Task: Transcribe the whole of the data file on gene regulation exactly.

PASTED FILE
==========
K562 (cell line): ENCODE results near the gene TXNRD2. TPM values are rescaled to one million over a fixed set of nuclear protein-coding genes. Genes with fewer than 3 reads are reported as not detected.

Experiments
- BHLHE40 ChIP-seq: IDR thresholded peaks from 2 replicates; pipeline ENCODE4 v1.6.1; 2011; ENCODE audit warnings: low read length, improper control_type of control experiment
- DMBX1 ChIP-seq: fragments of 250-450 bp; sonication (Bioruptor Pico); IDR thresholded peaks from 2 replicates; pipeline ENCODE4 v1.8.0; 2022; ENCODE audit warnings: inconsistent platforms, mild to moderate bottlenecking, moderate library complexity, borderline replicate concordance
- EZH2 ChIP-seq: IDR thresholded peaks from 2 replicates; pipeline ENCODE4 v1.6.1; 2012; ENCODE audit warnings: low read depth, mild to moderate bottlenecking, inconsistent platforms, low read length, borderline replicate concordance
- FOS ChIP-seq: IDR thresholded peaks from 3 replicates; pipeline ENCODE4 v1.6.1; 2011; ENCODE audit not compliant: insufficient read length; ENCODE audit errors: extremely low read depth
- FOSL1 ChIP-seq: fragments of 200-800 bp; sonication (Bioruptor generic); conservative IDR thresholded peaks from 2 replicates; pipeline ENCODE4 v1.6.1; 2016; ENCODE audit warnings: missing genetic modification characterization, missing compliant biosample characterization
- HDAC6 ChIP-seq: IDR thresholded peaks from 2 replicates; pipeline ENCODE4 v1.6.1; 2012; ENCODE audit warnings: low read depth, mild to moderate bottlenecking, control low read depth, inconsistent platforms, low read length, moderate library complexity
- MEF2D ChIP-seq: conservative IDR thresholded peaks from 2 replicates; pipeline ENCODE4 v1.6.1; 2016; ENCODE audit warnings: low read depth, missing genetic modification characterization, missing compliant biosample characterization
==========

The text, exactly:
K562 (cell line): ENCODE results near the gene TXNRD2. TPM values are rescaled to one million over a fixed set of nuclear protein-coding genes. Genes with fewer than 3 reads are reported as not detected.

Experiments
- BHLHE40 ChIP-seq: IDR thresholded peaks from 2 replicates; pipeline ENCODE4 v1.6.1; 2011; ENCODE audit warnings: low read length, improper control_type of control experiment
- DMBX1 ChIP-seq: fragments of 250-450 bp; sonication (Bioruptor Pico); IDR thresholded peaks from 2 replicates; pipeline ENCODE4 v1.8.0; 2022; ENCODE audit warnings: inconsistent platforms, mild to moderate bottlenecking, moderate library complexity, borderline replicate concordance
- EZH2 ChIP-seq: IDR thresholded peaks from 2 replicates; pipeline ENCODE4 v1.6.1; 2012; ENCODE audit warnings: low read depth, mild to moderate bottlenecking, inconsistent platforms, low read length, borderline replicate concordance
- FOS ChIP-seq: IDR thresholded peaks from 3 replicates; pipeline ENCODE4 v1.6.1; 2011; ENCODE audit not compliant: insufficient read length; ENCODE audit errors: extremely low read depth
- FOSL1 ChIP-seq: fragments of 200-800 bp; sonication (Bioruptor generic); conservative IDR thresholded peaks from 2 replicates; pipeline ENCODE4 v1.6.1; 2016; ENCODE audit warnings: missing genetic modification characterization, missing compliant biosample characterization
- HDAC6 ChIP-seq: IDR thresholded peaks from 2 replicates; pipeline ENCODE4 v1.6.1; 2012; ENCODE audit warnings: low read depth, mild to moderate bottlenecking, control low read depth, inconsistent platforms, low read length, moderate library complexity
- MEF2D ChIP-seq: conservative IDR thresholded peaks from 2 replicates; pipeline ENCODE4 v1.6.1; 2016; ENCODE audit warnings: low read depth, missing genetic modification characterization, missing compliant biosample characterization